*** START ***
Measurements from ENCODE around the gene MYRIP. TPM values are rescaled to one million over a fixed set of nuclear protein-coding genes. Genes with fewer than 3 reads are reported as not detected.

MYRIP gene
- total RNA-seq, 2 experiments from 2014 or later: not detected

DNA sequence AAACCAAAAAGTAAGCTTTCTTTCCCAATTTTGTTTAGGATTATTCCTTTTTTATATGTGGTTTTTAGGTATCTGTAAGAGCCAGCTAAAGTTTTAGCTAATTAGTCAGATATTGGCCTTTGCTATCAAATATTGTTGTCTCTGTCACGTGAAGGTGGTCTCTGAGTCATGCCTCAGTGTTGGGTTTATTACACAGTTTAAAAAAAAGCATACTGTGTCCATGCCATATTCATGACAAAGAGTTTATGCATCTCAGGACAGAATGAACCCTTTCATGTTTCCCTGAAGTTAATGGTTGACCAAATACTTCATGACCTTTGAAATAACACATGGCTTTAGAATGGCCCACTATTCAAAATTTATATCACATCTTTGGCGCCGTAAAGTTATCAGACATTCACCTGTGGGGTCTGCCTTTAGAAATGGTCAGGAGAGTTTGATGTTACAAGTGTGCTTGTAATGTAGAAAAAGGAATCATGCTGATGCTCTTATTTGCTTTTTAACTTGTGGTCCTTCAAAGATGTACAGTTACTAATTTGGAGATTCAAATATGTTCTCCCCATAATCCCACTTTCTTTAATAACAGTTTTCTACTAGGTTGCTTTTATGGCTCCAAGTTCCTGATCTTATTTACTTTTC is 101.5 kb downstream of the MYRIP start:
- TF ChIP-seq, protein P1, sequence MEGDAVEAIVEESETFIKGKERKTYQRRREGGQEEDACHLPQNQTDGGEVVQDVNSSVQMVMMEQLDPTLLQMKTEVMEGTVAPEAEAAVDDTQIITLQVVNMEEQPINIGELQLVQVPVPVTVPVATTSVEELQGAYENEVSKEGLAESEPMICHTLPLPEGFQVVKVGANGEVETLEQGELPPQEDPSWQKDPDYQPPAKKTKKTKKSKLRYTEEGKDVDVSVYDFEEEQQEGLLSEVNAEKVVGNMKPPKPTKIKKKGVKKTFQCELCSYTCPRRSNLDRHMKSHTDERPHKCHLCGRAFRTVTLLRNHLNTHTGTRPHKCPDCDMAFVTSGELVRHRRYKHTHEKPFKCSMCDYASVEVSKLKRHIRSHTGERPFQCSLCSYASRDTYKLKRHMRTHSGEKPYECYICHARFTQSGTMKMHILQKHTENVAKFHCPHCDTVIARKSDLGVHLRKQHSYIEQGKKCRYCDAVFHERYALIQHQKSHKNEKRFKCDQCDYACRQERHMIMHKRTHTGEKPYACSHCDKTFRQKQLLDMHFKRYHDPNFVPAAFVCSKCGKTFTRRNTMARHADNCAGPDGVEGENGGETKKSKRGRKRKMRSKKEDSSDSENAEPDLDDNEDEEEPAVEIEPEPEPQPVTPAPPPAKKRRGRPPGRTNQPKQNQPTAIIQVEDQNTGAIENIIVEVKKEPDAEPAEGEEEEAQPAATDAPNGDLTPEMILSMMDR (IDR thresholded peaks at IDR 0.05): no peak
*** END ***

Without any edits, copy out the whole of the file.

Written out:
Measurements from ENCODE around the gene MYRIP. TPM values are rescaled to one million over a fixed set of nuclear protein-coding genes. Genes with fewer than 3 reads are reported as not detected.

MYRIP gene
- total RNA-seq, 2 experiments from 2014 or later: not detected

DNA sequence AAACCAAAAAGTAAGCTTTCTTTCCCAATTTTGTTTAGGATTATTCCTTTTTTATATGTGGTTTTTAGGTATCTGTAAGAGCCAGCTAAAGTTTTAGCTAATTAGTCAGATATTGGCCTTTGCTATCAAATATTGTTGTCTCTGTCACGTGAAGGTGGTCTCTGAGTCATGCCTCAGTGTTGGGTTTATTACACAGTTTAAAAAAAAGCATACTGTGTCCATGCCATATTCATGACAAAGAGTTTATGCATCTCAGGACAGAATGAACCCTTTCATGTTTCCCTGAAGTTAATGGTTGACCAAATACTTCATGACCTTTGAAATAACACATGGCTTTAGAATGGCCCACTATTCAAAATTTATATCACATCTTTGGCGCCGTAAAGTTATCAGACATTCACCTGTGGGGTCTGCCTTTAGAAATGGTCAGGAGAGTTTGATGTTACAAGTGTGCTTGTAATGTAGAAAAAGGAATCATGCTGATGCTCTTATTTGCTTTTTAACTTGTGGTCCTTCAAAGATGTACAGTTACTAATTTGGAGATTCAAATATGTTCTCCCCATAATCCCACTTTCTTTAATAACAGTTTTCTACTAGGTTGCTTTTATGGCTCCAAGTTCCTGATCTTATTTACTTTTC is 101.5 kb downstream of the MYRIP start:
- TF ChIP-seq, protein P1, sequence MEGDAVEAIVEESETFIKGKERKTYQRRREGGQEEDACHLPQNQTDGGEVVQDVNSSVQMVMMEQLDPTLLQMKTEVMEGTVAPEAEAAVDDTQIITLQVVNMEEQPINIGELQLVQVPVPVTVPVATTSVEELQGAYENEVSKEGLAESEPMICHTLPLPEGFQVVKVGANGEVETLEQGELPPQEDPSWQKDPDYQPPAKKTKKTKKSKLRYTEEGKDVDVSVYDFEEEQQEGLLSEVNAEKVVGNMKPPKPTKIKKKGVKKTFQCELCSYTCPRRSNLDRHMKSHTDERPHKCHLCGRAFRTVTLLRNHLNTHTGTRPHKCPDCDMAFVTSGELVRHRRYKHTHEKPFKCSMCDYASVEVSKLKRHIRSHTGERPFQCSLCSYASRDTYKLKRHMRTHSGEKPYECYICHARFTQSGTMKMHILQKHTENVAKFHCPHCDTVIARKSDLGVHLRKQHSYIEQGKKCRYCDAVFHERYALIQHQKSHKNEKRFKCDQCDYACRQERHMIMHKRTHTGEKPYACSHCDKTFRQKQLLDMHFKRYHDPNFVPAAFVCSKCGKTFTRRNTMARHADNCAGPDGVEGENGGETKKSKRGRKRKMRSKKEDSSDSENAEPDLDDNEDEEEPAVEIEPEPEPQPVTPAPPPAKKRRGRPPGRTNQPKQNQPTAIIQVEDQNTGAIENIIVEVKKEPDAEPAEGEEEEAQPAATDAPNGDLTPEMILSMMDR (IDR thresholded peaks at IDR 0.05): no peak